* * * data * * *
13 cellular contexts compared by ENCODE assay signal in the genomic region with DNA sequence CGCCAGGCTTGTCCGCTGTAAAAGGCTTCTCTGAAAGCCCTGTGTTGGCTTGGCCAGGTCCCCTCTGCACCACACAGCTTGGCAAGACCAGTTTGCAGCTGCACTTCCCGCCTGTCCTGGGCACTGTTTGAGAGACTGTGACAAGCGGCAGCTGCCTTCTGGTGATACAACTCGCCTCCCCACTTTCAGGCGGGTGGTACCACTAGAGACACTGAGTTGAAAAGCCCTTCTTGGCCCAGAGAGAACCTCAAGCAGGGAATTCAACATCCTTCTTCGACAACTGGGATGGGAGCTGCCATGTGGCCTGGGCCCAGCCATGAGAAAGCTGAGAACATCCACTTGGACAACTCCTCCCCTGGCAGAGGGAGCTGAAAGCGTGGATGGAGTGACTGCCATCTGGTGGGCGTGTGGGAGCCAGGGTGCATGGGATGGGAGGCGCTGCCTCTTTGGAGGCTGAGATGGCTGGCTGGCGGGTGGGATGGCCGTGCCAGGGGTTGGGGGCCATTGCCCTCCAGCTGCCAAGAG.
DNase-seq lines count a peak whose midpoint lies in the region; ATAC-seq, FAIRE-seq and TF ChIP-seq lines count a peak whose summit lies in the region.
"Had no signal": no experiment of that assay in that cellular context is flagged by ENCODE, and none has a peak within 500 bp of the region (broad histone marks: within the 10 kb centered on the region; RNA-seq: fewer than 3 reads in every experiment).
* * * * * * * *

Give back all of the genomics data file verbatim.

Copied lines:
13 cellular contexts compared by ENCODE assay signal in the genomic region with DNA sequence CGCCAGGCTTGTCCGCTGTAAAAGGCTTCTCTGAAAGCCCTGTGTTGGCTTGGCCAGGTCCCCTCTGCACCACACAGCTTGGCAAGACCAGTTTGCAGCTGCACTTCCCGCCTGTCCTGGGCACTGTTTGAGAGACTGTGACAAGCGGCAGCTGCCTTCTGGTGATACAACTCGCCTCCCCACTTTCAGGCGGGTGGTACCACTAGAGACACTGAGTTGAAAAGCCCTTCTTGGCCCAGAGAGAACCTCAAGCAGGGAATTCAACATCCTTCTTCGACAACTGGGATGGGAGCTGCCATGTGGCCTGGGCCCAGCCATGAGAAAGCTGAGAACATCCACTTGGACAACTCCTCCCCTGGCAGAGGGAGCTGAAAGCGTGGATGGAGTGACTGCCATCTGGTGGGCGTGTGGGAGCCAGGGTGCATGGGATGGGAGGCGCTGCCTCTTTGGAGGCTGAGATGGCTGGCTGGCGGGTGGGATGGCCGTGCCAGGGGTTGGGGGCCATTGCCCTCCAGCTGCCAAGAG.
DNase-seq lines count a peak whose midpoint lies in the region; ATAC-seq, FAIRE-seq and TF ChIP-seq lines count a peak whose summit lies in the region.
"Had no signal": no experiment of that assay in that cellular context is flagged by ENCODE, and none has a peak within 500 bp of the region (broad histone marks: within the 10 kb centered on the region; RNA-seq: fewer than 3 reads in every experiment).